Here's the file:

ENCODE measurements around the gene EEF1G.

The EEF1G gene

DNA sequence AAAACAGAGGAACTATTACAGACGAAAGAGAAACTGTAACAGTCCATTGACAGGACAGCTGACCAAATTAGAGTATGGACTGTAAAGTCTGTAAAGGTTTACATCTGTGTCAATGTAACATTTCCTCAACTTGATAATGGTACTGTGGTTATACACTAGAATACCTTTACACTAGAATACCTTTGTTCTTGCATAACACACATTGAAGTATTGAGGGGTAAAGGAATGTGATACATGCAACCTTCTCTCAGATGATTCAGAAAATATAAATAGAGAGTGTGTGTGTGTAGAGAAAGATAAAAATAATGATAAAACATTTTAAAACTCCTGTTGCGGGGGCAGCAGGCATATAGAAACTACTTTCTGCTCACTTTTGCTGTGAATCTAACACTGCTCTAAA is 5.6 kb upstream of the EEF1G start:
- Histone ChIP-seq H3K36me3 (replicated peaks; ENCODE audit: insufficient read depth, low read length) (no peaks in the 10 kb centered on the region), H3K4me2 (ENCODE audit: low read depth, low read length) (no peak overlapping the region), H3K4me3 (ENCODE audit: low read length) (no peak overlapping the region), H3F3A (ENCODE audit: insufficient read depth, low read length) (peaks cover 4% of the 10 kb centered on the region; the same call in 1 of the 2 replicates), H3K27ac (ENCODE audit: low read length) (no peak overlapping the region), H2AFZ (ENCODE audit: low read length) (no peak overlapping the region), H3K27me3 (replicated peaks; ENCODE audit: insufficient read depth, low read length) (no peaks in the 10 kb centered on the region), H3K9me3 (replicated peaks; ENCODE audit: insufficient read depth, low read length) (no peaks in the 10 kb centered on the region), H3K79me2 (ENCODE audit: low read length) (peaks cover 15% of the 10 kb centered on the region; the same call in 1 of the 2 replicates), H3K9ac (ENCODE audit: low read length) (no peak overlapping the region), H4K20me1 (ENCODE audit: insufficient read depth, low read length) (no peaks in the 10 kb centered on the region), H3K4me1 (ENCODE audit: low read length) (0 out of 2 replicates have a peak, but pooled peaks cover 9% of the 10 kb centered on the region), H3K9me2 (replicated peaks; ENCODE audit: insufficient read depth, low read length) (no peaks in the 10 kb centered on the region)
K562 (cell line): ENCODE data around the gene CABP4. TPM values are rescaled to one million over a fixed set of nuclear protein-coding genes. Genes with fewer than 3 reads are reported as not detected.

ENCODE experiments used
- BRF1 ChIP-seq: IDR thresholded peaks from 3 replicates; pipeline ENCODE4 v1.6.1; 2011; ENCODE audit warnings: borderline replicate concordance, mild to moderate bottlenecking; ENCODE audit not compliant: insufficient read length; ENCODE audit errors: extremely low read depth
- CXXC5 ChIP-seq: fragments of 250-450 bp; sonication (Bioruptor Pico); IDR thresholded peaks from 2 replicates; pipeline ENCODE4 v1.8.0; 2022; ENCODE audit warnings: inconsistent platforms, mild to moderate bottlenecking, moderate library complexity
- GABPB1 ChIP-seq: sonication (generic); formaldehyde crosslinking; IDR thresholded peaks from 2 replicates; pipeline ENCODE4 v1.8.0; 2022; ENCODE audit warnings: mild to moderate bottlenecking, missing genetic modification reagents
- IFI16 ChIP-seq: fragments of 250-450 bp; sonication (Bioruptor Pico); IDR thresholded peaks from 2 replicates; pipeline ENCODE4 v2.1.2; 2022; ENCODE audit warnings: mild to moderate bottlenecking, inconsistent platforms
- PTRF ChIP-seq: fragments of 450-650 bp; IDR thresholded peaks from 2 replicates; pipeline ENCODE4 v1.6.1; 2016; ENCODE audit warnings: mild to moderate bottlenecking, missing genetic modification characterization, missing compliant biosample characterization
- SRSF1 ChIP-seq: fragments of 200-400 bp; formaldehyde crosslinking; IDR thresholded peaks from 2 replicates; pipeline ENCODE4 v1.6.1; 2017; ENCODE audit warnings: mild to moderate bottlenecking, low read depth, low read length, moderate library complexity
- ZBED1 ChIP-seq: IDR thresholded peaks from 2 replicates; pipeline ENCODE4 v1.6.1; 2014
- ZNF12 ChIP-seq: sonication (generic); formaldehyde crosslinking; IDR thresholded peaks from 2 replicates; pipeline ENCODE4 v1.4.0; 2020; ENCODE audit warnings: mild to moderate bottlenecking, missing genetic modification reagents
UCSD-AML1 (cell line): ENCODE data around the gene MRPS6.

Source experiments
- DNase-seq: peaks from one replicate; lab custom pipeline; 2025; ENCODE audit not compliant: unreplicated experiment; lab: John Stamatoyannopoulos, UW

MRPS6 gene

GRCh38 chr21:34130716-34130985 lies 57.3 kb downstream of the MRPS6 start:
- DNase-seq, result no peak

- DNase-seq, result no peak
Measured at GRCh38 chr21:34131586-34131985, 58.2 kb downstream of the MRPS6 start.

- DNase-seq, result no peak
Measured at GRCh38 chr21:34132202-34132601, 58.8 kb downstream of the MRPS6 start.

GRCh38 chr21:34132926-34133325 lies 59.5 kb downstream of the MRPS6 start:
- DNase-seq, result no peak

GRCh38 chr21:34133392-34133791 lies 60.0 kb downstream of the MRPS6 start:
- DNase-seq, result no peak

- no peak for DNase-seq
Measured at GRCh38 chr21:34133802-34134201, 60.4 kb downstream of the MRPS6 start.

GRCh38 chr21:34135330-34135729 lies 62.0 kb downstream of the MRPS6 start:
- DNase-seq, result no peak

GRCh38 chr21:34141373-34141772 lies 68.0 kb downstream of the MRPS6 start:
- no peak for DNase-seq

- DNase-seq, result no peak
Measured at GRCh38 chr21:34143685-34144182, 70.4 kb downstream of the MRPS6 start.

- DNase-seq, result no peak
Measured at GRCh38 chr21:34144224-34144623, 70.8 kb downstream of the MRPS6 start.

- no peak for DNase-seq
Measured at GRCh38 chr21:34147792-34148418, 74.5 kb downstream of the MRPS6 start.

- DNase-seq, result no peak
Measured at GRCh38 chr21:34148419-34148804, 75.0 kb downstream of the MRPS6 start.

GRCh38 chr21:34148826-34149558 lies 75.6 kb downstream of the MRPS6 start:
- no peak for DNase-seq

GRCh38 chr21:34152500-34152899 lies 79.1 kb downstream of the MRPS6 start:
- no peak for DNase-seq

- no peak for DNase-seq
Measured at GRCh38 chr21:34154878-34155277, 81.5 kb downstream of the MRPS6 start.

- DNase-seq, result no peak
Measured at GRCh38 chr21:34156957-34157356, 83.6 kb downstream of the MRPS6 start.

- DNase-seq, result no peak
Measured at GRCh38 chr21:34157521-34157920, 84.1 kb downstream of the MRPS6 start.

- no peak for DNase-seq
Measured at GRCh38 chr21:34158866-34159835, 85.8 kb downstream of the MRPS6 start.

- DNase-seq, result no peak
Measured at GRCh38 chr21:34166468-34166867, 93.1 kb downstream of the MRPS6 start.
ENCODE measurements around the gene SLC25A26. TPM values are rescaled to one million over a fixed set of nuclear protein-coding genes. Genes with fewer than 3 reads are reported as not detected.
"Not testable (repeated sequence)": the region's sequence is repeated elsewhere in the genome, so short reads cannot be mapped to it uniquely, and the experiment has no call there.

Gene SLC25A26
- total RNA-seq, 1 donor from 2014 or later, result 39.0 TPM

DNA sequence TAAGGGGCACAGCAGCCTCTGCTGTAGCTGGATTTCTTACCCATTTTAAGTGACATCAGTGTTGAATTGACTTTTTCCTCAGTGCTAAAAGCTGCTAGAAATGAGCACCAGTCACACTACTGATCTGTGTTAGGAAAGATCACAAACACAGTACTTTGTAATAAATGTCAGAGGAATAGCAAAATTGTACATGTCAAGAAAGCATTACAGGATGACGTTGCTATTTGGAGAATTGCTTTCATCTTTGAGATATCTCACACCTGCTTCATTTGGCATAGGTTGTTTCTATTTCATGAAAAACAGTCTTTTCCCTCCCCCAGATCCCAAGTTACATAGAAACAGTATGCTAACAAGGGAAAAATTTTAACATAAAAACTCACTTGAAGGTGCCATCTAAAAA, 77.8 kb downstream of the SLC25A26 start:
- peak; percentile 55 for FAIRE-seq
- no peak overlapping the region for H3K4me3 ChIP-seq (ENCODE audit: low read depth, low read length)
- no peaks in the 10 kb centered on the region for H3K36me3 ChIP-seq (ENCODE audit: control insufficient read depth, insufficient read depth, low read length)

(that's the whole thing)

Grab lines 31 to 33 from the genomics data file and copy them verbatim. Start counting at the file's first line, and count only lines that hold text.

GRCh38 chr21:34135330-34135729 lies 62.0 kb downstream of the MRPS6 start:
- DNase-seq, result no peak

GRCh38 chr21:34141373-34141772 lies 68.0 kb downstream of the MRPS6 start: